Secretary of Energy Steven Chu announced on June 23 that the federal government would give $8 billion in conditional loans to Ford, Nissan, and Tesla in order to advance green vehicle technology as well as to create thousands of green jobs. The loans are a part of the Department of Energy's $25 billion program to promote fuel-efficient vehicles through a multiple-facet approach as well as to wean the country off foreign oil. Companies are chosen for the program if they are currently producing vehicles that have fuel economies that are at least 25 percent above 2005 fuel-efficiency levels. The Energy Department is reaching for a CAFE goal of 35 miles per gallon by 2020.
Ford was appropriated the highest amount at $5.9 billion, which Chu said will be used for engineering advances to the combustion engine and the electric vehicle as well as to modify assembly plants to fit these new advancements. In a statement on its Web site, Ford President and CEO Alan Mulally announced that the company will be investing $14 billion of its own money over the next seven years in "advanced vehicle technology" and that this federal loan will simply aid in quickening Ford's retooling to green technologies.
While that the program is slated for American car companies, Japan-based Nissan's plans to use the aid stateside has allowed it to secure $1.6 billion in loans. The money will be allocated to upgrading and constructing an additional plant in Tennessee that manufactures electric cars and battery packs. Nissan is set to release an all-electric car in 2010 that will be able to be driven 100 miles on one battery charge, according to the New York Times. The DOE predicts that this loan will create 1,300 new green industry jobs.
Perhaps most unexpected was the announcement that $465 million would go to Tesla, a manufacturer of electric cars based in California's Silicon Valley that caters almost solely to wealthy consumers as, until recently, the entry-level price point to own its product was approximately $100,000. Tesla indicated that the initial $365 million of the federal loan would be put towards developing the company's model S Sedan, its most affordable model at about $50,000 after a $7,500 government tax credit.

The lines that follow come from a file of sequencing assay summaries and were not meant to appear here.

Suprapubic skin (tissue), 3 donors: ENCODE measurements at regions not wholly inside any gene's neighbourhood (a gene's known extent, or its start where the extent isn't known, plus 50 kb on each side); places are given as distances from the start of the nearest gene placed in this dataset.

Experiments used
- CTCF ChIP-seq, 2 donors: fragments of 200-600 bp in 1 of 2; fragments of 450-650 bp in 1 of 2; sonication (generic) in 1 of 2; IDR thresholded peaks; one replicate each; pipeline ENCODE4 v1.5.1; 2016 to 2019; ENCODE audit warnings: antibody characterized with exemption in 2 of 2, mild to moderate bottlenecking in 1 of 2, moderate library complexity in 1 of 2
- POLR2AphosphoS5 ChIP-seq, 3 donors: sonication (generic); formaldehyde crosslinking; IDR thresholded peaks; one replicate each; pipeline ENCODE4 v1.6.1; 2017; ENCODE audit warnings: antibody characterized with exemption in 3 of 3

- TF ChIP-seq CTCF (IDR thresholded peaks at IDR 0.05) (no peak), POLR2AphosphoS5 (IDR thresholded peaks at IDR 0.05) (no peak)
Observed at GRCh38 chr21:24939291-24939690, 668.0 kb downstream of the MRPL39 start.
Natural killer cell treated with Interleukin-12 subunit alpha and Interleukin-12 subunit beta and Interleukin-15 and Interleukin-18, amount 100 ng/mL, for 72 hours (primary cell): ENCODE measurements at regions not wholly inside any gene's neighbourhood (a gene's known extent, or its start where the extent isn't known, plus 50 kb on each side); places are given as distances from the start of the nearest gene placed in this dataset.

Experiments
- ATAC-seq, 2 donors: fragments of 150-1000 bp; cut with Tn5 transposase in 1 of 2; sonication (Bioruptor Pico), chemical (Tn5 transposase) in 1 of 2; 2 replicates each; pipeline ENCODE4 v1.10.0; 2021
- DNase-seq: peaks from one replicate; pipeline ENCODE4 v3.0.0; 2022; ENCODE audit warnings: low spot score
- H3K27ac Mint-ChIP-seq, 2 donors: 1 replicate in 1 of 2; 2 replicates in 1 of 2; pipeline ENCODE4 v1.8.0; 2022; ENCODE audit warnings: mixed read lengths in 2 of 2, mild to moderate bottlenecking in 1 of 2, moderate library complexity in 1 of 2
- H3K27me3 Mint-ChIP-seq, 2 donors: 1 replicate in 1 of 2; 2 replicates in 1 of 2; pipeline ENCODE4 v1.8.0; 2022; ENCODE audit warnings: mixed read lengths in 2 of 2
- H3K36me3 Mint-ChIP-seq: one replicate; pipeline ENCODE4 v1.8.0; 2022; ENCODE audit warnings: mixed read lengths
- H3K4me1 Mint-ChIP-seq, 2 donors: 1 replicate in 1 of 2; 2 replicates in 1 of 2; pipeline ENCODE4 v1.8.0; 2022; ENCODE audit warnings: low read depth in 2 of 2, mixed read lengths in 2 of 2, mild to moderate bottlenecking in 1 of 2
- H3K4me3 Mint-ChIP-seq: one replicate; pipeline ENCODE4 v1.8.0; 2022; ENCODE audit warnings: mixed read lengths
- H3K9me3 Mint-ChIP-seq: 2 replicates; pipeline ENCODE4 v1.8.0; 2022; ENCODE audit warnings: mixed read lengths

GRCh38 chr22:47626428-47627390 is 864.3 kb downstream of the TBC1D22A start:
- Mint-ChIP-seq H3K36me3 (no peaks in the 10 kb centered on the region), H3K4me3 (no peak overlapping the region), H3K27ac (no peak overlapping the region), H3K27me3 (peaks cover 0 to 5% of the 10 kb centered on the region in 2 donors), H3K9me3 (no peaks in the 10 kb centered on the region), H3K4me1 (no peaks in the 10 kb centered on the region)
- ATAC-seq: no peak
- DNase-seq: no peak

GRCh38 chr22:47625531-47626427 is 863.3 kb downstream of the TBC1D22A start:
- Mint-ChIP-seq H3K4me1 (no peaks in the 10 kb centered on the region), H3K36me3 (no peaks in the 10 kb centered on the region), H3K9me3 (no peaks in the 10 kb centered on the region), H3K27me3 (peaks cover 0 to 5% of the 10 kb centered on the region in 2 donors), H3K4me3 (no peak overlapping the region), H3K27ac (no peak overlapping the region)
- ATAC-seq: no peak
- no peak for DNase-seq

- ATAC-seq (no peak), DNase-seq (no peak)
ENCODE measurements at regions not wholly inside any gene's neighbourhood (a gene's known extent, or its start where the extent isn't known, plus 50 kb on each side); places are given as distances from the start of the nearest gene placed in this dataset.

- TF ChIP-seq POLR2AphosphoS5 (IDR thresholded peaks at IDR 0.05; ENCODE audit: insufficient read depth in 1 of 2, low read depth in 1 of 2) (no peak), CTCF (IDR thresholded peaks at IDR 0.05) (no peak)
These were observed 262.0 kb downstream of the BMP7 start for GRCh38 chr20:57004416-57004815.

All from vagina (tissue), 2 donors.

Depending on the model, the S Sedan will be able to last anywhere from 160 to 300 miles on one battery charge, though based on current electricity prices Tesla estimated that the S Sedan will be able to go 230 miles for about $5. The vehicle is expected to be released in 2011 and have 20,000 in production by 2013. The remaining $100 million of the loan will be invested in battery pack and electric drive train production. With the total $465 million Tesla is expected to produce more than 1,500 new jobs in California.
Chrysler and GM have so far been omitted from the loan plan, though both have applied and are currently aggressively lobbying for a portion of the $25 billion program, according to The Times. Because GM and Chrysler have already been given billions in federal bailout money and GM recently declared bankruptcy, the Department of Energy reasoned that these companies are not "financially viable" and therefore cannot be considered for a loan. The Times also reported that about 75 companies applied, totaling $38 billion in requested loans.
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